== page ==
Toward Rediscovering The Old Testament, Walter C. Kaiser, Jr.; Grand Rapids, Mich., Zondervan Publishing House; 250 pp. (hard cover), $17.95 [reviewed by Prof. H.C. Hoeksema]

This is, as far as its purpose is concerned, a book after my heart. The title presupposes that the Old Testament has been lost. The meaning, of course, is not that the Old Testament Scriptures themselves have been lost, but rather that the Old Testament has been largely lost in the teaching and preaching of what is broadly classified as the Evangelical world. Perhaps the latter characterization is not true of us in the Reformed tradition; at least I hope it is not. However, I do believe that the Old Testament does not receive sufficient attention in our preaching and teaching. The same is true to no little extent as far as the understanding of the Scriptures is concerned among our people generally. When I note sometimes the ignorance with respect to simple Old Testament facts and truths, I sometimes wonder how much attention the Old Testament receives in our personal and family reading and study of the Scriptures. Have we to some extent lost the good practice of reading through the entire Scriptures in our family devotions? I would not want to make the matter of Old Testament preaching and study a matter of a mathematical formula, but do you realize that the Old Testament constitutes more than three-fourths of Holy Scripture?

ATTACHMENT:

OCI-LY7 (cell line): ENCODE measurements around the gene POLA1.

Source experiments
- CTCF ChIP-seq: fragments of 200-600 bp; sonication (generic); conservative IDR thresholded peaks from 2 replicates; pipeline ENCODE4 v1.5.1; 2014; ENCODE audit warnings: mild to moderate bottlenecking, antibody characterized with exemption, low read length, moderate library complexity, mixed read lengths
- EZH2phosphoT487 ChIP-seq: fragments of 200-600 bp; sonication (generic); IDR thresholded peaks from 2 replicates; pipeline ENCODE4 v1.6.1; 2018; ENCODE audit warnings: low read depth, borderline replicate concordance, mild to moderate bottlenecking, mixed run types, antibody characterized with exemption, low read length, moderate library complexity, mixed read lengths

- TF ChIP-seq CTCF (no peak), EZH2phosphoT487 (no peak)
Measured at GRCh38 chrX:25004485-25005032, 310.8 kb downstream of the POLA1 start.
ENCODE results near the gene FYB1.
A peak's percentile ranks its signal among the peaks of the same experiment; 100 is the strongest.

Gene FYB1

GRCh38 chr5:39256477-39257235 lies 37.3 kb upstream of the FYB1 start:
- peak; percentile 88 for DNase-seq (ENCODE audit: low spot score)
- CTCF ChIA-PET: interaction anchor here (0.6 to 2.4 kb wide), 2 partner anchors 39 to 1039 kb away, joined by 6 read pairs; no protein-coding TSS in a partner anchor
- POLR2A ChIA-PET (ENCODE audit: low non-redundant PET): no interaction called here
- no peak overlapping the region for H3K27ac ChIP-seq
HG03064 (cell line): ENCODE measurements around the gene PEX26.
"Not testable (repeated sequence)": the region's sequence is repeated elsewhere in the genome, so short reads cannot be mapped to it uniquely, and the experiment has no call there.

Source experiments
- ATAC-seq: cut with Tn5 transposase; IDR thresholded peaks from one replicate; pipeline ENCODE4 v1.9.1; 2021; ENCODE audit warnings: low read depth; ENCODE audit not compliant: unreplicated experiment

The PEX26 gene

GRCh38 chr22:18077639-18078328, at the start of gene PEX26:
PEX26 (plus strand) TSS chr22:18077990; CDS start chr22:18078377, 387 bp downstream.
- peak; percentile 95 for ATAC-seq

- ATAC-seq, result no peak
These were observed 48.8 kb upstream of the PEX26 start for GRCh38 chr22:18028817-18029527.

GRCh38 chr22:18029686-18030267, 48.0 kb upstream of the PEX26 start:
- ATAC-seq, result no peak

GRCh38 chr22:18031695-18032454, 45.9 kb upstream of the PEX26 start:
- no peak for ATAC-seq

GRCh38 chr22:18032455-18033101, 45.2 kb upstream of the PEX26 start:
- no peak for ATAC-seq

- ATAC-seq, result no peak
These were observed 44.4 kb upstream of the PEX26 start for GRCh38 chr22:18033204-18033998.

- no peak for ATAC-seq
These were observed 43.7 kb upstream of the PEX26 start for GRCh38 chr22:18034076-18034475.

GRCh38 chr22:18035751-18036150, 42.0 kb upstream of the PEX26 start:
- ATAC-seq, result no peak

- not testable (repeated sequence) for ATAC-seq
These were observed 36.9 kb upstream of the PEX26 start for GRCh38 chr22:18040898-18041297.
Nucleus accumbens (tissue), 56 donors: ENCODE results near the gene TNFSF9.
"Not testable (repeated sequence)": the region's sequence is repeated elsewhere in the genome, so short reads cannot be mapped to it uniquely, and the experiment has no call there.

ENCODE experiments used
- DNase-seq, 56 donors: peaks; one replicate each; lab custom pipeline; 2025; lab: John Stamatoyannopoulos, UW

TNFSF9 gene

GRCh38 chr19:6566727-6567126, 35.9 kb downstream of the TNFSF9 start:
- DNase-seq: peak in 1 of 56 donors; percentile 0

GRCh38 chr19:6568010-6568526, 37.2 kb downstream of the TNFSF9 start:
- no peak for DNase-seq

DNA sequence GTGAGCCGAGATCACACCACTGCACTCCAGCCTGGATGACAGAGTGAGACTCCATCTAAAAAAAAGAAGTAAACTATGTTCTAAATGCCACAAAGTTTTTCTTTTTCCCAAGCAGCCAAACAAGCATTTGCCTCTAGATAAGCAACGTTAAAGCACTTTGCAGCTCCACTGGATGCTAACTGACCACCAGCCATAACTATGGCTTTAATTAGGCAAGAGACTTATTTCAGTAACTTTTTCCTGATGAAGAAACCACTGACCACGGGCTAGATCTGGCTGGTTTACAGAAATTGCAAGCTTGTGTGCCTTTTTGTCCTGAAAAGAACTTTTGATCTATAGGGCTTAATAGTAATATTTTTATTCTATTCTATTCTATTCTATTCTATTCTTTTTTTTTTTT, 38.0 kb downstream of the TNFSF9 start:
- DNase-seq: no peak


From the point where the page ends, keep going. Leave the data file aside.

This work by Dr. Kaiser, Old Testament professor at Trinity Evangelical Divinity School, is not an ordinary Old Testament Introduction. Nor is it a hermeneutics book with special reference to the Old Testament. As the author himself states, he has set out “to describe how Christians may once again find meaning, relevance, and direction from that part of the canon that all too many believers all too frequently have summarily rejected as a source of any Christian guidance for faith or life. This mental and literary block is not limited to the laity; it probably exists in more massive proportions among the clergy, many of whom would do almost anything—yea, would rather die—than attempt to teach or preach from an Old Testament passage.” 

Here is a sample of some of the chapters: The OT As Part Of The Canon, The OT As The Promise-Plan of God, The OT As A Messianic Primer, The OT As The Plan Of Salvation. In Chapter 7 the author addresses the following questions: 1) Is the Authority of the OT Limited Only to What the NT Repeats or Modifies from the OT? 2) What Is the Relationship of the Law to OT Promise? 3) How Can Christians Derive Principles From the Specific Commands of the Law? 

Without going into details in this review, I may say that I do not agree with the author at all points. But I would rather emphasize the positive this time, in the hope that reading a book like this will stimulate further study of and thinking about the Old Testament. 

This book is not only for ministers. But whoever reads it will have to put on his thinking cap.